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UNISON health conference: Fight low pay and privatisation, defend pensions
IN THE final two days of UNISON health conference, the implementation of the Agenda for Change (AfC) agreement was discussed.
At a special conference last year, the leadership persuaded the delegates to recommend to the members to accept AfC negotiations. In the ballot over 70% of the members voted for it.
So a million-plus NHS workers are in the process of being shoe-horned into a new pay scheme which reduces the hundreds of pay grades and scales down to a dozen or so. This is done by comparing the thousands of different jobs to job profiles set at national level.
For thousands of health workers this could mean downgrading and losing out in the pay grades. Even for those who will be "pay protected" for five years it will mean that any pay increases that they would have got under the old system will no longer apply.
Job re-grading has only been 30% achieved but the implementation date of the new pay grades is due in September, backdated to April this year.
Delegates with members whose jobs had been privatised, complained that they were being left out of the whole process. This particularly affects the lowest paid, when the new pay grade of NHS workers starts at over £5.88 per hour. Some of those working for private contractors receive no more than £4.85 (and no London weighting).
So some workers are being downgraded as a result of AfC, whilst thousands of others are missing out because they work for private companies. The many resolutions about this shows the potential for strike action as the September deadline approaches.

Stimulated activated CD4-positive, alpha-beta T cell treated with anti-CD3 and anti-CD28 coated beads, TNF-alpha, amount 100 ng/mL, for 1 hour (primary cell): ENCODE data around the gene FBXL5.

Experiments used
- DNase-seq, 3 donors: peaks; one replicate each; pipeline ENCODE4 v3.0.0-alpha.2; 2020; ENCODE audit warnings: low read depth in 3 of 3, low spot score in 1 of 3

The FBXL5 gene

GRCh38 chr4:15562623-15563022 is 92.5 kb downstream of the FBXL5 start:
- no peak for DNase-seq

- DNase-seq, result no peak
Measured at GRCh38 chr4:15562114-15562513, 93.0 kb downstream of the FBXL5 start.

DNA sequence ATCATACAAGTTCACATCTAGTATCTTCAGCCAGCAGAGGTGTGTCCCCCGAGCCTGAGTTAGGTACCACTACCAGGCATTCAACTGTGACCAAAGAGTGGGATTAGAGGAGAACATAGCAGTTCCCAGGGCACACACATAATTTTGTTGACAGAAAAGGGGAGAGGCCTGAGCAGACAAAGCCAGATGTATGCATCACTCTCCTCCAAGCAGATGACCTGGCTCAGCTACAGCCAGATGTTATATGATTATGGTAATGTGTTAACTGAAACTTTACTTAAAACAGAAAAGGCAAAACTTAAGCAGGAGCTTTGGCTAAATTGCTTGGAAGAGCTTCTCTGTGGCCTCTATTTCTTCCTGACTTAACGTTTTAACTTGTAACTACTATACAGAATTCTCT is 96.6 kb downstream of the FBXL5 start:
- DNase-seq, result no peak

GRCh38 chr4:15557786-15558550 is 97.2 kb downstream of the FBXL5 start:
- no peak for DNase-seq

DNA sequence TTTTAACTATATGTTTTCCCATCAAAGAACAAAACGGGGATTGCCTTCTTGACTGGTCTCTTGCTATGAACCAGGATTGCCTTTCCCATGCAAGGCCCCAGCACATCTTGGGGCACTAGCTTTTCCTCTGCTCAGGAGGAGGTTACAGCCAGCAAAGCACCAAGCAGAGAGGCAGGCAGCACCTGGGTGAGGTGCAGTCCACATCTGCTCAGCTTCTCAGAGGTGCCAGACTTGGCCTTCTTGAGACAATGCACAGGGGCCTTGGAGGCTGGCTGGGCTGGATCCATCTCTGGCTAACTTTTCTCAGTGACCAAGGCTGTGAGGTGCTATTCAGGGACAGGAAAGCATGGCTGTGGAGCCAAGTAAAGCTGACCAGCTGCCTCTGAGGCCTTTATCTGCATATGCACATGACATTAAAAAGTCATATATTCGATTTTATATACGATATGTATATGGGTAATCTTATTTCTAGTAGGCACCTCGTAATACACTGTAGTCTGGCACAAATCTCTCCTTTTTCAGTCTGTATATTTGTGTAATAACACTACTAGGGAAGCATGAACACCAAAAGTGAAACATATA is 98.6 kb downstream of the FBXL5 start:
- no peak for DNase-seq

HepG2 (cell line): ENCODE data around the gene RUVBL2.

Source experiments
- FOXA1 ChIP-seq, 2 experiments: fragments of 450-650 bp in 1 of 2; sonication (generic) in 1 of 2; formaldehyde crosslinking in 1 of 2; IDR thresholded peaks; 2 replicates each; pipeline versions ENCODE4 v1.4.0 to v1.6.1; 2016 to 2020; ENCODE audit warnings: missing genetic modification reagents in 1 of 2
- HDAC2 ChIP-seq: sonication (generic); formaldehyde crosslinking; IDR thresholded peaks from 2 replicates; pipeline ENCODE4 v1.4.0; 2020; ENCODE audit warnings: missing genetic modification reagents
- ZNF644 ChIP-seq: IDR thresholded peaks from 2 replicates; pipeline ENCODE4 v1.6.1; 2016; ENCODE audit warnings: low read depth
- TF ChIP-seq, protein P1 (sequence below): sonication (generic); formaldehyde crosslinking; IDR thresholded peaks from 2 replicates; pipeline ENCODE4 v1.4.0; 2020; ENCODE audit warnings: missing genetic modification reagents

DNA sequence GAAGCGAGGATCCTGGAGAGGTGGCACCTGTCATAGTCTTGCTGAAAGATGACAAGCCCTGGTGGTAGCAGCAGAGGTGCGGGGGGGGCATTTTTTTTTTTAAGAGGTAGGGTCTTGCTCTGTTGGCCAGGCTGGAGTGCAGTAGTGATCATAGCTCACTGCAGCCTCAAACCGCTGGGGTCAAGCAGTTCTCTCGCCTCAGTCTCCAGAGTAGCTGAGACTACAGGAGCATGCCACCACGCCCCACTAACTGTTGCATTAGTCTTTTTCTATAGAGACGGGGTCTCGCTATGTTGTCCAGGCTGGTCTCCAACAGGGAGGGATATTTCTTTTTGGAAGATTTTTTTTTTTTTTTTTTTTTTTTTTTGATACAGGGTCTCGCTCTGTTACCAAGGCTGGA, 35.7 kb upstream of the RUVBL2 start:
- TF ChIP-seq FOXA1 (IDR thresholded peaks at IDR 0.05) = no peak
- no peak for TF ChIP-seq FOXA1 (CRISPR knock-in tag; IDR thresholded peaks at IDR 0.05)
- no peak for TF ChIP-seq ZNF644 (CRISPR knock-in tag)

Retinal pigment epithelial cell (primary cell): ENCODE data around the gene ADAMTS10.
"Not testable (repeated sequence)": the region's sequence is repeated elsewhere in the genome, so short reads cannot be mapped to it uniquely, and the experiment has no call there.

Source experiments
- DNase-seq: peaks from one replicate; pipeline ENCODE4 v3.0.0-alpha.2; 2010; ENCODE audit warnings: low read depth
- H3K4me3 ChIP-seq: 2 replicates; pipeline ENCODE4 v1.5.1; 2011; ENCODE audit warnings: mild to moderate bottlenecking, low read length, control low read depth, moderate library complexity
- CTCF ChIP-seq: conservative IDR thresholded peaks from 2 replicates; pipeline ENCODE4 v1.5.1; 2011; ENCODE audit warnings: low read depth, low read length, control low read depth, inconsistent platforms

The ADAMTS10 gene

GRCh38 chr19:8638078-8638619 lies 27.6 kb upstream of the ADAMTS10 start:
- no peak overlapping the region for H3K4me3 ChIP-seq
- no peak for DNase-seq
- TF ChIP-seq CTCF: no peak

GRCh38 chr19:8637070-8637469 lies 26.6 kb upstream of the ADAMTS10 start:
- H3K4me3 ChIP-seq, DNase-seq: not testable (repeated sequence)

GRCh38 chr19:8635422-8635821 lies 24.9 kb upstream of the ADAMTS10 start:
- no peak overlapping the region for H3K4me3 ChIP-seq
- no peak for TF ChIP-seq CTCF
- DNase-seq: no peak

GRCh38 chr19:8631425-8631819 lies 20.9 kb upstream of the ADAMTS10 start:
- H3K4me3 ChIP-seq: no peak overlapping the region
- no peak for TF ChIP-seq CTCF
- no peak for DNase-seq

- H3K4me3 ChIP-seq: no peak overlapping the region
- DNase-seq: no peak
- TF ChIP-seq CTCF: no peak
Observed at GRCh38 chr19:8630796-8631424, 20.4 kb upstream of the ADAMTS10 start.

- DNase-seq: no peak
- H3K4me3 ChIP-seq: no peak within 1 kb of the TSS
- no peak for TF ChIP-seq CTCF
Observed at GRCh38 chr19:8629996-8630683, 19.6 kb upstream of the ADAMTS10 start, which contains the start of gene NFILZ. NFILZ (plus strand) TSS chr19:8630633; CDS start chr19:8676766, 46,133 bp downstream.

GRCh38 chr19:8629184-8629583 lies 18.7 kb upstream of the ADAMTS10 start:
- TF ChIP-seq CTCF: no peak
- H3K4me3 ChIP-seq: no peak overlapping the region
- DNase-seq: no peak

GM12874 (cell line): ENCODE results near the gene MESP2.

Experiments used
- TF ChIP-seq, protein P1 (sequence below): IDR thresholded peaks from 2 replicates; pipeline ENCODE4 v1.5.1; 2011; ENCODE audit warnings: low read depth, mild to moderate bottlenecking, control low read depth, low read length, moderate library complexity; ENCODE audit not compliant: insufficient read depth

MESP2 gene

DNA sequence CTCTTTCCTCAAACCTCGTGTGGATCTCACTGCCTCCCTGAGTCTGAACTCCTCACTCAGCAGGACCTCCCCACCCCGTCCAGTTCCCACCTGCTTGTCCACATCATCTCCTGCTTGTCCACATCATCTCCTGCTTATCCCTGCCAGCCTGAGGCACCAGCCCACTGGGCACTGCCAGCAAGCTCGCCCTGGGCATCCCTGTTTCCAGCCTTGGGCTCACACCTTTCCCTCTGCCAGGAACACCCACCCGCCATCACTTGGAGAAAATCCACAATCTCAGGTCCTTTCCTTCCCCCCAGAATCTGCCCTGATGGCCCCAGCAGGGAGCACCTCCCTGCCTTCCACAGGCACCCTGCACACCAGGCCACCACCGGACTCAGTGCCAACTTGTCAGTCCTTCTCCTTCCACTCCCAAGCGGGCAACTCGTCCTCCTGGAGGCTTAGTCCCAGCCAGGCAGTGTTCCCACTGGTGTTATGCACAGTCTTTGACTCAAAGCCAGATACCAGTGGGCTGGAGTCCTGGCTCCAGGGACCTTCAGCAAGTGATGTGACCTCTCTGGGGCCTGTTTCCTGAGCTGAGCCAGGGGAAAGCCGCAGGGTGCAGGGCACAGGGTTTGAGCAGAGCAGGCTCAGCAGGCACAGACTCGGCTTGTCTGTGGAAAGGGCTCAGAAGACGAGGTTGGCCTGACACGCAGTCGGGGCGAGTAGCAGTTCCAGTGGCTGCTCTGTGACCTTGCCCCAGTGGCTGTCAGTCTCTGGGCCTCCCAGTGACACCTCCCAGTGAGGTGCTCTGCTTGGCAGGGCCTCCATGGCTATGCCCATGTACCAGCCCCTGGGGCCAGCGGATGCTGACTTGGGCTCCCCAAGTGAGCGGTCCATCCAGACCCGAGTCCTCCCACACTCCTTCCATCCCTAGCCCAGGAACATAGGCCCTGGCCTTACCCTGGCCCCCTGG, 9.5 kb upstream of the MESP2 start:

Socialist Party member Brian Loader, national staff side secretary of NHS Logistics, spoke on the moves to privatise the stores organisation. Initially 40 companies were interested in taking over but this has fallen to three bidders. It is clear these companies want to make their profits by cutting working conditions.
"All the Department of Health want to do is show a reduction in the workforce. But locally we are doing all we can to fight this privatisation. We are challenging everything the private bidders are proposing but we need a vigorous UNISON campaign against New Labour's privatisation plans and for the rebuilding of the NHS," he said
In the final session on pensions, Phil Green, the national UNISON officer responsible for the health sector, gave the conference a commitment that any move by the government to reduce their pension rights would result in an industrial action ballot.
But as Alan Manley from Dundee and a member of the CWI in Scotland said: "It's time we caught up with the rest of the public-sector unions and plan to take strike action with them. It might be necessary to defend our pensions in isolation but it is better it we do it with all the other millions of public sector workers."
In The Socialist 12 May 2005: